Append all characters from the input range inp to this Grapheme.

bool valid()();
True if this object contains valid extended grapheme cluster. Decoding primitives of this module always return a valid Grapheme.

Appending to and direct manipulation of grapheme's characters may render it no longer valid. Certain applications may chose to use Grapheme as a "small string" of any code points and ignore this property entirely.

int sicmp(S1, S2)(S1 str1, S2 str2) if (isForwardRange!S1 && is(Unqual!(ElementType!S1) == dchar) && isForwardRange!S2 && is(Unqual!(ElementType!S2) == dchar));

Does basic case-insensitive comparison of strings str1 and str2. This function uses simpler comparison rule thus achieving better performance then icmp. However keep in mind the warning below.

Warning:
This function only handles 1:1 code point mapping and thus is not sufficient for certain alphabets like German, Greek and few others.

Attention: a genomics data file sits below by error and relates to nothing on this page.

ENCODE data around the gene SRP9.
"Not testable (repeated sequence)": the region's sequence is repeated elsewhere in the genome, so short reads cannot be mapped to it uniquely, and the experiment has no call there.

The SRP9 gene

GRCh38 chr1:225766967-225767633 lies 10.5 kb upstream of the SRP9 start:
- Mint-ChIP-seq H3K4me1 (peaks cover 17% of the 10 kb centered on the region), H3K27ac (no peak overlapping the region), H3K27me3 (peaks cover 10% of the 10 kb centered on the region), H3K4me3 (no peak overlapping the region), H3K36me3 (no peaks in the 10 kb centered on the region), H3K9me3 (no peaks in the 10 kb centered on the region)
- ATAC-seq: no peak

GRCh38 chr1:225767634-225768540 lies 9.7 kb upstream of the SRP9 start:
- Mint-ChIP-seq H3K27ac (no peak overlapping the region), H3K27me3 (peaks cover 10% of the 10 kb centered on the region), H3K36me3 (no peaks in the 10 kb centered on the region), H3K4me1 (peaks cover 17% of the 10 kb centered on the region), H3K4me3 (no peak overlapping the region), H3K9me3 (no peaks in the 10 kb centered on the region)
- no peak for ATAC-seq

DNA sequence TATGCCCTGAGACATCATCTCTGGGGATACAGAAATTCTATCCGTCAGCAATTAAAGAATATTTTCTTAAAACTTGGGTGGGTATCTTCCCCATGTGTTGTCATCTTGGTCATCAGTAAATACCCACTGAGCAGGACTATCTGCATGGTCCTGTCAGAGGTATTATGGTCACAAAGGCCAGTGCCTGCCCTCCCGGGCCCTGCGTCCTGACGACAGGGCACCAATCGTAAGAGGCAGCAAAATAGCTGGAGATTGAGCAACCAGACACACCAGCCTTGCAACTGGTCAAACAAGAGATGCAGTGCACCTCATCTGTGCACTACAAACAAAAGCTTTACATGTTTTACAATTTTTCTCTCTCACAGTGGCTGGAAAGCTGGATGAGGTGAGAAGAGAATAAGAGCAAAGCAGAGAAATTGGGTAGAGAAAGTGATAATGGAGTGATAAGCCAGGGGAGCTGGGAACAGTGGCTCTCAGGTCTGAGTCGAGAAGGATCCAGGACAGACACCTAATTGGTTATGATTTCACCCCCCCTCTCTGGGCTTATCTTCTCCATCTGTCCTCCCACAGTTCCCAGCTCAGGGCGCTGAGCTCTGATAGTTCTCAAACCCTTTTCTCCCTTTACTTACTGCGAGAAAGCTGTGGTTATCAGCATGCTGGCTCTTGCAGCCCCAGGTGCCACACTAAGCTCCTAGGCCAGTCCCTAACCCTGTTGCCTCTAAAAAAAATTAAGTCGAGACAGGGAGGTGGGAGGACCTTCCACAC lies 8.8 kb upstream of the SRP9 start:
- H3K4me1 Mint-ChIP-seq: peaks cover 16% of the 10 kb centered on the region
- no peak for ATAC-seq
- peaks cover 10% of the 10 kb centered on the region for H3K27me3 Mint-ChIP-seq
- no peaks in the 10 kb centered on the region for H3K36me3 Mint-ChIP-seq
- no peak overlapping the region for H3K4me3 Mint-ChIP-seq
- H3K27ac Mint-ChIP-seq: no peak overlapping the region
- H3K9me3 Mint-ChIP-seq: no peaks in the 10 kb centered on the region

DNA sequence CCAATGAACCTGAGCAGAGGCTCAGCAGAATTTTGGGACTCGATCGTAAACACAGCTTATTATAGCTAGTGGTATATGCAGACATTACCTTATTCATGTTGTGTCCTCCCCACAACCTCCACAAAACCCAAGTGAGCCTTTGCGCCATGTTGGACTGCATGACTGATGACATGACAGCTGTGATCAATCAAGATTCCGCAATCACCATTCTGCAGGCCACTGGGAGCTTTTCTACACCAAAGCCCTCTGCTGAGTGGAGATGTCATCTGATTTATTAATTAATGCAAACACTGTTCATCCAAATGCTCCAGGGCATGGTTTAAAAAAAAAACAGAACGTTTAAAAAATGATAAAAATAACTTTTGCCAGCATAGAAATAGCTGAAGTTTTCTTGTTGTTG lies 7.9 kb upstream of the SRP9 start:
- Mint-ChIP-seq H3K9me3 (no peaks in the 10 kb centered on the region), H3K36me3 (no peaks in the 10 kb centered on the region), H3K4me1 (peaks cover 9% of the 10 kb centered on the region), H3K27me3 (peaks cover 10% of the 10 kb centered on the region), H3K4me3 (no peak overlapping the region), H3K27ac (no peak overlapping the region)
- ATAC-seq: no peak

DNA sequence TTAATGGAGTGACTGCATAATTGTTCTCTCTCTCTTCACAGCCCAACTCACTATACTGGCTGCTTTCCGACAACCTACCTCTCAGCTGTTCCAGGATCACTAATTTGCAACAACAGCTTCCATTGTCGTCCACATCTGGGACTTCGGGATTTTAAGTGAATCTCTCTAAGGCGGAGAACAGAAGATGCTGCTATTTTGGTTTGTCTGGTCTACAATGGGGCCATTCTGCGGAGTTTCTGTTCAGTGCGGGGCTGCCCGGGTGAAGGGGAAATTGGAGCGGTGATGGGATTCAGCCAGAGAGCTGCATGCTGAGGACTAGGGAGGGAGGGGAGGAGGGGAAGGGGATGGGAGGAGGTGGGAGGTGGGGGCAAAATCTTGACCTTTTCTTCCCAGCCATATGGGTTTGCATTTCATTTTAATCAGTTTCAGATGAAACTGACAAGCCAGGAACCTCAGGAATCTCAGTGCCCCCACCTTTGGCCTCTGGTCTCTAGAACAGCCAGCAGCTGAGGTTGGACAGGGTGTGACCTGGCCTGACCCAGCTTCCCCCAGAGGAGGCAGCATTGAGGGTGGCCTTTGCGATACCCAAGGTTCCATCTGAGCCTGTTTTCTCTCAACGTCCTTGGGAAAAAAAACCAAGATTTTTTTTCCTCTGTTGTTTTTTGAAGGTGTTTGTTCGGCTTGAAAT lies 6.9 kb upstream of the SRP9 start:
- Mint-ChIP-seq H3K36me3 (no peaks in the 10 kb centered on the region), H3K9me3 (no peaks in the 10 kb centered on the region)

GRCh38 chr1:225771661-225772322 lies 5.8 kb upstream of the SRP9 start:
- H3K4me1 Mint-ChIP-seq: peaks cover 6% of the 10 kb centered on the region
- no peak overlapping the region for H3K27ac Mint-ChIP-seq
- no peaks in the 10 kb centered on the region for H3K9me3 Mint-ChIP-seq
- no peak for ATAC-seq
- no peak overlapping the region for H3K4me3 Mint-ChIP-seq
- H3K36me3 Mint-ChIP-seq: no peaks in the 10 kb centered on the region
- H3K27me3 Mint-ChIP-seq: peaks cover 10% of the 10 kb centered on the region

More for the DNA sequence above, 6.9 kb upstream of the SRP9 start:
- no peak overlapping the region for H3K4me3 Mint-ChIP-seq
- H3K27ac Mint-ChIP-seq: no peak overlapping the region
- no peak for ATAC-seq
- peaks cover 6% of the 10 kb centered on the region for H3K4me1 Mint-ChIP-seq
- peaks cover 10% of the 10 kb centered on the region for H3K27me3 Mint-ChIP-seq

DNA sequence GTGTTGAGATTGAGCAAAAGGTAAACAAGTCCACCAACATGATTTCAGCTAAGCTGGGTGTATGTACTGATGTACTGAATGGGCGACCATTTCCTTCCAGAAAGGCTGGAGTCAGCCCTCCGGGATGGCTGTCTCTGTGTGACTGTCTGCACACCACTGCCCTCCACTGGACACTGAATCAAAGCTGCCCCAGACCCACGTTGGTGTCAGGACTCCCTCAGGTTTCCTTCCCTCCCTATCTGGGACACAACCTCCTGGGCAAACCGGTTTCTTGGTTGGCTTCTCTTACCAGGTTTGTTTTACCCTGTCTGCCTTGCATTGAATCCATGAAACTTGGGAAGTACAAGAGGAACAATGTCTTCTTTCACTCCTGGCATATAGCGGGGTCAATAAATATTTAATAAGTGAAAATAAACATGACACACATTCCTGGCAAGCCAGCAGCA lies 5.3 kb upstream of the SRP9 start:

Example:
assert(sicmp("Август", "авгусТ") == 0);
// Greek also works as long as there is no 1:M mapping in sight
assert(sicmp("ΌΎ", "όύ") == 0);
// things like the following won't get matched as equal
// Greek small letter iota with dialytika and tonos
assert(sicmp("ΐ", "\u03B9\u0308\u0301") != 0);

// while icmp has no problem with that
assert(icmp("ΐ", "\u03B9\u0308\u0301") == 0);
assert(icmp("ΌΎ", "όύ") == 0);

int icmp(S1, S2)(S1 str1, S2 str2) if (isForwardRange!S1 && is(Unqual!(ElementType!S1) == dchar) && isForwardRange!S2 && is(Unqual!(ElementType!S2) == dchar));

Does case insensitive comparison of str1 and str2. Follows the rules of full case-folding mapping. This includes matching as equal german ß with "ss" and other 1:M code point mappings unlike sicmp. The cost of icmp being pedantically correct is slightly worse performance.

Example:
assert(icmp("Rußland", "Russland") == 0);
assert(icmp("ᾩ -> \u1F70\u03B9", "\u1F61\u03B9 -> ᾲ") == 0);

@trusted ubyte combiningClass(dchar ch);

Returns the combining class of ch.

Example:
// shorten the code
alias CC = combiningClass;

// combining tilda
assert(CC('\u0303') == 230);